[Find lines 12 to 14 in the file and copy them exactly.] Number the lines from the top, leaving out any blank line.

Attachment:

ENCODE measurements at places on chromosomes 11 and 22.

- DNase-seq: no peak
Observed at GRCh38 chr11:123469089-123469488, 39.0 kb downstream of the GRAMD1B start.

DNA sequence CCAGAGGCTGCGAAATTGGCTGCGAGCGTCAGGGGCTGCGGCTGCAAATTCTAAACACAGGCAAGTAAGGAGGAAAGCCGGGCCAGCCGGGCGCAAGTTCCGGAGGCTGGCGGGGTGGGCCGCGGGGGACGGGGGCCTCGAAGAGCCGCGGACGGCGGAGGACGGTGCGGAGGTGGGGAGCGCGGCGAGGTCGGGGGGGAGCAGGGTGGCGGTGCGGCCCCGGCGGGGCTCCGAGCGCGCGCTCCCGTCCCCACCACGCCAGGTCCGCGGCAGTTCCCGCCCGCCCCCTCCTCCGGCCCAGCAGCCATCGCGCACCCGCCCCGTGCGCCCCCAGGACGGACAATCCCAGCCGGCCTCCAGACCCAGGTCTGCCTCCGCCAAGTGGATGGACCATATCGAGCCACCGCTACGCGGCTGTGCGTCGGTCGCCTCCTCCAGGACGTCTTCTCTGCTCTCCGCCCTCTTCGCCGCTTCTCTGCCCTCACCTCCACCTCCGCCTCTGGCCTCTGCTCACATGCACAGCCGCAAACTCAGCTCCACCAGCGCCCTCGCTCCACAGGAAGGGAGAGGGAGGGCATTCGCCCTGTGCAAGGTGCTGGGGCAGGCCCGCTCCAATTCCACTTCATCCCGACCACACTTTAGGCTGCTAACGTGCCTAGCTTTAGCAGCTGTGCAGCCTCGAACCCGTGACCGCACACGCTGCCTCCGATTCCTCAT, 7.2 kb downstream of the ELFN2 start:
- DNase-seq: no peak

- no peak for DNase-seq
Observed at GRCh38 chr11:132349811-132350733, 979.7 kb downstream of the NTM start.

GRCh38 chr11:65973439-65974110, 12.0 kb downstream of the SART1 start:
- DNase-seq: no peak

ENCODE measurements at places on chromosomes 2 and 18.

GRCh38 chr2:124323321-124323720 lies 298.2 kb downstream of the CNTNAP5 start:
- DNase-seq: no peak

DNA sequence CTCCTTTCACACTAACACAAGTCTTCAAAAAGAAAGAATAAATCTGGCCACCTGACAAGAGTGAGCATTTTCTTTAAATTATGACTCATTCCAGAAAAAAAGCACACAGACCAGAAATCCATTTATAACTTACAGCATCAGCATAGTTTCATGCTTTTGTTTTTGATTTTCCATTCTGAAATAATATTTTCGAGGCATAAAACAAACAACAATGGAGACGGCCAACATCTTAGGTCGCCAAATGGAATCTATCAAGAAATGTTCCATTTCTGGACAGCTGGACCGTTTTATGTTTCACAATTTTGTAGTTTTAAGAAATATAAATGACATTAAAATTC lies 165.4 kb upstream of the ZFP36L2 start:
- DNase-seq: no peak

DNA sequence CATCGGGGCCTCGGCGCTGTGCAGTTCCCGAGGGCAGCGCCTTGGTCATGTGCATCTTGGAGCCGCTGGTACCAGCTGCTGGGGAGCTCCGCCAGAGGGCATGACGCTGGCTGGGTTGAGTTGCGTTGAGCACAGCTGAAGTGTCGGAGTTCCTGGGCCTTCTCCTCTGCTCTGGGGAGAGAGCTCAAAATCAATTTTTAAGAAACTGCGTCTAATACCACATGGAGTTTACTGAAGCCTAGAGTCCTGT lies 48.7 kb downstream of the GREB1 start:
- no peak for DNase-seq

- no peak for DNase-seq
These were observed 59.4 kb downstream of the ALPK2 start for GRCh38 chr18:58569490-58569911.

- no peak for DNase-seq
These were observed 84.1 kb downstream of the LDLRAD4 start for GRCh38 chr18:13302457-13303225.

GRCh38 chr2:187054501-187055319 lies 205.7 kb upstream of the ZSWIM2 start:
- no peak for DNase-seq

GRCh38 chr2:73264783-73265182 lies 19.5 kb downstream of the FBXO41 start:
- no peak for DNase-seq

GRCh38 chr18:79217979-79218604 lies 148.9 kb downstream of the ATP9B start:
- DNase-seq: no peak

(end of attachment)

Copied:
- DNase-seq: no peak

DNA sequence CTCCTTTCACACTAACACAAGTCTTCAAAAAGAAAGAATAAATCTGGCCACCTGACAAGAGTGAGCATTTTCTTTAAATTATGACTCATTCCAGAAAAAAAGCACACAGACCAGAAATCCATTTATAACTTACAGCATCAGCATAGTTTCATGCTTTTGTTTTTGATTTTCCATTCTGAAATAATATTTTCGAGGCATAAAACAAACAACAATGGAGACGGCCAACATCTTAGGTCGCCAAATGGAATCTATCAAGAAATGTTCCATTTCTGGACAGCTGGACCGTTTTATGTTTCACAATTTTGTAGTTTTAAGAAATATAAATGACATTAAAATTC lies 165.4 kb upstream of the ZFP36L2 start:
- DNase-seq: no peak